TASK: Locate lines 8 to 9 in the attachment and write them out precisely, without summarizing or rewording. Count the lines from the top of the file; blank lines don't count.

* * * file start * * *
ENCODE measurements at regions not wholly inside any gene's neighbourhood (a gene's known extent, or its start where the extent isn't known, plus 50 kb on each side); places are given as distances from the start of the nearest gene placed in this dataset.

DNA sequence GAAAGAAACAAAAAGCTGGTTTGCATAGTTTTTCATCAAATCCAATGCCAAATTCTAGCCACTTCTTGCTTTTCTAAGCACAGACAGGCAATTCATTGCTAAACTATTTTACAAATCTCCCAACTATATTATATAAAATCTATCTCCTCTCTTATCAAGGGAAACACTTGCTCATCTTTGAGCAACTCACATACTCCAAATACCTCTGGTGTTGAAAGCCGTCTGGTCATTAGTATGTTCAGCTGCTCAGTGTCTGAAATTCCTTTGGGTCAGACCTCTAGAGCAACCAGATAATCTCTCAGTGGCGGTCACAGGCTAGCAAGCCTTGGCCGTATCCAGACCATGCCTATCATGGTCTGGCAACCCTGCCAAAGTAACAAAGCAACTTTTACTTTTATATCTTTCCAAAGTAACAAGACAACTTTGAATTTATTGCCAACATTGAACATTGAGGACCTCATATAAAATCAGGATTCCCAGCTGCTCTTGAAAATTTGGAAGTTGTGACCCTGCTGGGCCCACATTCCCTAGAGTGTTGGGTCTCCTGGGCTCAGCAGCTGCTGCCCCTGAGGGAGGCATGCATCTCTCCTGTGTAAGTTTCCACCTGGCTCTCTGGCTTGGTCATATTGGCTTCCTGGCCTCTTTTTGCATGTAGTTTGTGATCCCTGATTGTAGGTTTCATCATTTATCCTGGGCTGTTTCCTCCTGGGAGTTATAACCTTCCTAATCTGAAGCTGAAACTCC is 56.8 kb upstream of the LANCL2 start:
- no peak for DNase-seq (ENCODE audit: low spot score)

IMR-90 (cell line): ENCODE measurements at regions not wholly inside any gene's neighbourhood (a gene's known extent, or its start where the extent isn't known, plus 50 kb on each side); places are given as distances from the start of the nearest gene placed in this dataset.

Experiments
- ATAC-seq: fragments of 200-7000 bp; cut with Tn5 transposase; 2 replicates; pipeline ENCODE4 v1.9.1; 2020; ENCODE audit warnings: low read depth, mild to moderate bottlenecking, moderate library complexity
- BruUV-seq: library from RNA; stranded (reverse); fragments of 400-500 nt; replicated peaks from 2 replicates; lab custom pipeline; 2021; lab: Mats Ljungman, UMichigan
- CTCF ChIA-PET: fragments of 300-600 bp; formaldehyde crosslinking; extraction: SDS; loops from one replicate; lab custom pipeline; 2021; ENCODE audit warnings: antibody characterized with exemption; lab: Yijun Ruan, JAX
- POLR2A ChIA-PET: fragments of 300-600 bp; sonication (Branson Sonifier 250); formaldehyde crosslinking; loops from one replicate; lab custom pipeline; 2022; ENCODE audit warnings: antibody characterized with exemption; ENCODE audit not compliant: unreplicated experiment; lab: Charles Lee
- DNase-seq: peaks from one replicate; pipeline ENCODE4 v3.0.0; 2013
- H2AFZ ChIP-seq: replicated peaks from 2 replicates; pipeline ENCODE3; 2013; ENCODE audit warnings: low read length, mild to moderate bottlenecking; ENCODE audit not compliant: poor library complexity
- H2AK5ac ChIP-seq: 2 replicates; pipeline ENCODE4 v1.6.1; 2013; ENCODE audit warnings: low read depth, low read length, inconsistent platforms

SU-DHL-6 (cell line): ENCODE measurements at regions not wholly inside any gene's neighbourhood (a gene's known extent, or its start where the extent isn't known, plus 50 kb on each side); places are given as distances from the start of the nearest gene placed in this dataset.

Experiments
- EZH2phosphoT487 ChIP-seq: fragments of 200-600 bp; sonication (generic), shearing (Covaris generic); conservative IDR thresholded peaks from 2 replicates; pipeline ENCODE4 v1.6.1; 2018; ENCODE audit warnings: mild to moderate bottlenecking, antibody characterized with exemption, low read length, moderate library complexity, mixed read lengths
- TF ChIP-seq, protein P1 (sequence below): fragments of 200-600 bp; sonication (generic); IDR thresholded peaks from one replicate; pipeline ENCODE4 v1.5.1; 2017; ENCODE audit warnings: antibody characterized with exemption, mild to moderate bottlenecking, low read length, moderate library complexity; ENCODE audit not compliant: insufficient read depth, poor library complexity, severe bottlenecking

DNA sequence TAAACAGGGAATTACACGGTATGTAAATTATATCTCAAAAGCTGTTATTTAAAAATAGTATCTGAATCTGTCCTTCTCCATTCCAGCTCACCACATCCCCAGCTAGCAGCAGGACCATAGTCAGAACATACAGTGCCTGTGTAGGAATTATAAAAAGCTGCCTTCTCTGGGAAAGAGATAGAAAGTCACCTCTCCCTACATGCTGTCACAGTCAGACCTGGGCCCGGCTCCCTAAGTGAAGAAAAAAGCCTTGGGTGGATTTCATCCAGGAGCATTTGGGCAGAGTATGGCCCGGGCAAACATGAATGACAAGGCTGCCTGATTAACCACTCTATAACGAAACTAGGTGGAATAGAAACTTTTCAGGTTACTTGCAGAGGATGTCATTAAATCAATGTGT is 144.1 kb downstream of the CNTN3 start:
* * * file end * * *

- CTCF ChIA-PET: fragments of 300-600 bp; formaldehyde crosslinking; extraction: SDS; loops from one replicate; lab custom pipeline; 2021; ENCODE audit warnings: antibody characterized with exemption; lab: Yijun Ruan, JAX
- POLR2A ChIA-PET: fragments of 300-600 bp; sonication (Branson Sonifier 250); formaldehyde crosslinking; loops from one replicate; lab custom pipeline; 2022; ENCODE audit warnings: antibody characterized with exemption; ENCODE audit not compliant: unreplicated experiment; lab: Charles Lee